UNLESS one is getting a bit long in the tooth and very British, the chances are that most of us are aware of the “high-five” greeting. The writer has a toddler who uses it a lot.
It’s a very American expression and much used by celebrities. Look it up in Wikipedia and you discover that it is “usually meant to communicate mutual satisfaction to spectators or to extend congratulations from one person to another”.
So, in the context of a job safely accomplished, perhaps a shift handover on a rig floor, the value of high-five should become immediately apparent. And Nabors Drilling has harnessed it to good effect in the US.
The Nabors programme was developed by Randy Smith Training Solutions, a leading US specialist in safety training, human factors and leadership training and which has satellite operations covering the North Sea (Aberdeen), Colombia (Bogota) and Egypt/North Africa and Middle East (Cairo).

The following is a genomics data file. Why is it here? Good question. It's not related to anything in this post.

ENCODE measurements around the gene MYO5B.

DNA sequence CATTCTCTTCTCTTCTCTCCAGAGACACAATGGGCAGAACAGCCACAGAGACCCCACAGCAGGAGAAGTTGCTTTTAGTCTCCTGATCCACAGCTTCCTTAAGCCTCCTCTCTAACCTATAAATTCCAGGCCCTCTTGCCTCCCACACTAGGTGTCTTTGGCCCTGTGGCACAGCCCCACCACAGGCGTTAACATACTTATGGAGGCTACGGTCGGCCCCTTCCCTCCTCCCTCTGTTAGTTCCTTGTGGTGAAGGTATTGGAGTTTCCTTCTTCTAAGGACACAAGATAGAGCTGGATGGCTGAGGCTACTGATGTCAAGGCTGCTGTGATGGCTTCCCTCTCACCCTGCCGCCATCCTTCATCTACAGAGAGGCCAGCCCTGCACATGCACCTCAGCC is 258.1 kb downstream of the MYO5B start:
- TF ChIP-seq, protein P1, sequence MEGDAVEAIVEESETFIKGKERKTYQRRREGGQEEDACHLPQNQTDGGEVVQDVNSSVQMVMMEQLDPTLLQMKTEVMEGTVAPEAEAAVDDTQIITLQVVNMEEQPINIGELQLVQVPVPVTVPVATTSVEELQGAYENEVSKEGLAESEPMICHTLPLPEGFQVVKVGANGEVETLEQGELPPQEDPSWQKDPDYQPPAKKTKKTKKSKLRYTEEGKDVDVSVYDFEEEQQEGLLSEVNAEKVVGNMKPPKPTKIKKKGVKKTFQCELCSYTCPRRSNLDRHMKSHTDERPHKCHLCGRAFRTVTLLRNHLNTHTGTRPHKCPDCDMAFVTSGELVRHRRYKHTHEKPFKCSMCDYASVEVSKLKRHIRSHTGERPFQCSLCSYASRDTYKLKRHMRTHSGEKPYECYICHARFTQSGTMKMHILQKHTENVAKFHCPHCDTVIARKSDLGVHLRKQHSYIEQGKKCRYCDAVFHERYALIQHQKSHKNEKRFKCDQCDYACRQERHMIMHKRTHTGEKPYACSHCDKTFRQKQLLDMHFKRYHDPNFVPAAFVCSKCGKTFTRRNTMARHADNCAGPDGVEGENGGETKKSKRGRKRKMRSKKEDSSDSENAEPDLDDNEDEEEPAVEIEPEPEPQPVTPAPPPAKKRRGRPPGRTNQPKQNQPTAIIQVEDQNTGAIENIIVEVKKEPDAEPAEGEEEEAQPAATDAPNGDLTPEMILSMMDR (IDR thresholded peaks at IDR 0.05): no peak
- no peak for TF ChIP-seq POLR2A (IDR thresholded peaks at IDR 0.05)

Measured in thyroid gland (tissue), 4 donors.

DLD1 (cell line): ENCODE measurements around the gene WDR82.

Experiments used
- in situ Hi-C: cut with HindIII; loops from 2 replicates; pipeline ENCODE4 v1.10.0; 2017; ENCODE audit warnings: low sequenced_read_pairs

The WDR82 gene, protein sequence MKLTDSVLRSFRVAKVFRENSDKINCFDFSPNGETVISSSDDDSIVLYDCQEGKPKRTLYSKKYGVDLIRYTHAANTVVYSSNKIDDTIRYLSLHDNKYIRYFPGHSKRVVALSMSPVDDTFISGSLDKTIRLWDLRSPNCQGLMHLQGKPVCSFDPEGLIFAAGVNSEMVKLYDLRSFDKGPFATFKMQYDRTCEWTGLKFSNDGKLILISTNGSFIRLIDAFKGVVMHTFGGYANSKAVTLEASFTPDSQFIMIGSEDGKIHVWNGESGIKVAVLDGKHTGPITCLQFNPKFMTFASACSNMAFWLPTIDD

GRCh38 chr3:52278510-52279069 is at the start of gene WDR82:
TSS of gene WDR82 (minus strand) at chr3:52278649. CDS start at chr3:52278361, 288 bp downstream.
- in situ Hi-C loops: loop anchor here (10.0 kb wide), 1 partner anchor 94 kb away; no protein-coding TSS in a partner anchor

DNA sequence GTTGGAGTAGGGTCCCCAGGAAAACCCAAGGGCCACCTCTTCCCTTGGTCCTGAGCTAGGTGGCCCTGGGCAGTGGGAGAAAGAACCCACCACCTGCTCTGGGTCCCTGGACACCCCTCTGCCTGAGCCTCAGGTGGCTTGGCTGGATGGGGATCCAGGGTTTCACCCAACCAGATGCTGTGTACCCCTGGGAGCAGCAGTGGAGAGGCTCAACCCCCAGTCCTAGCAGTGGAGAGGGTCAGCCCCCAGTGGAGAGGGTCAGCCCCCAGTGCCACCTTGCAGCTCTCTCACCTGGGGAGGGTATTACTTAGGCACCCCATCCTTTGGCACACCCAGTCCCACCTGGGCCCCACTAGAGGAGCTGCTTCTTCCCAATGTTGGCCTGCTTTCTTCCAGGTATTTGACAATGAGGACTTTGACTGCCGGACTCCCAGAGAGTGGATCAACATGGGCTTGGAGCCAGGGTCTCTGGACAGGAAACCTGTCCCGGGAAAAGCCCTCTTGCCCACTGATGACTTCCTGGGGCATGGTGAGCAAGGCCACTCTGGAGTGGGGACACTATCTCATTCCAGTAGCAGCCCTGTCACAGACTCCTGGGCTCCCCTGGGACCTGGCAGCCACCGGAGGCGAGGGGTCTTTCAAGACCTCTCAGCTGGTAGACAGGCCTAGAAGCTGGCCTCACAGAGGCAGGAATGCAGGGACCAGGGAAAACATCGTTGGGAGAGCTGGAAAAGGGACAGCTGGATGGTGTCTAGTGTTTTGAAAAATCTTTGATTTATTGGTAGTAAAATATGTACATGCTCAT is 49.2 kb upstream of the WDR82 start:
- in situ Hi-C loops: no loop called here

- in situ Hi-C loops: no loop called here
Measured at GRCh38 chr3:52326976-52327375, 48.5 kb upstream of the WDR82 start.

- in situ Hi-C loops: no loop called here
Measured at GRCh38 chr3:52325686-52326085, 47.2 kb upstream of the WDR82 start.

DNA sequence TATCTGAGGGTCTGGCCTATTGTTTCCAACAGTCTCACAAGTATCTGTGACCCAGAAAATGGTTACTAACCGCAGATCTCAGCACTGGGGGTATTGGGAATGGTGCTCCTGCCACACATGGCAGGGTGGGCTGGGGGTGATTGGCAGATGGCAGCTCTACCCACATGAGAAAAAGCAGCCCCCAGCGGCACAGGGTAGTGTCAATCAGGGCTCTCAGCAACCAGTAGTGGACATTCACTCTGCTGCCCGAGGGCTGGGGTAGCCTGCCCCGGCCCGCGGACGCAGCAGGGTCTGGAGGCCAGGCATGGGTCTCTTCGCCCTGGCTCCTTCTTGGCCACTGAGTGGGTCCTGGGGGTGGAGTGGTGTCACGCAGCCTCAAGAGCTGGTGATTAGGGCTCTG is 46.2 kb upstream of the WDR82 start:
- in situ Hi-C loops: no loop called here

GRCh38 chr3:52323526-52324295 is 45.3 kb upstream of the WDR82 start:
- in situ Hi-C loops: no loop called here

In their presentation to the Houston conference, Jade Strong (special projects manager – results learning), and Rodney Foreman (HS & E director) of Nabors highlighted injuries to body parts – typically hands, head, feet, legs and arms.
They then described the clearly positive impact of the High Five programme across the company’s US operations. A 34% drop in hand and finger incidents was recorded in 2007 compared with 2006. This is, surely, an excellent start.
High Five comes across as intrinsically simple, and that’s essential if people are to be coaxed to change their ways. Training is short and obviously to the point. In any case, long, complex messages so often lost on the individual are avoided; so is the setting of objectives.
Strong and Foreman said: “This programme held the attention of the rig crews and also involved them in further steps as the programme was rolled out in individual and group participation, with the ultimate result of buy-in from the crews.”
Other notable one-liners in their presentation included “The High Five campaign, in my opinion, is a great tool”. Also, “Easy to use, easy to train, easy to advertise”.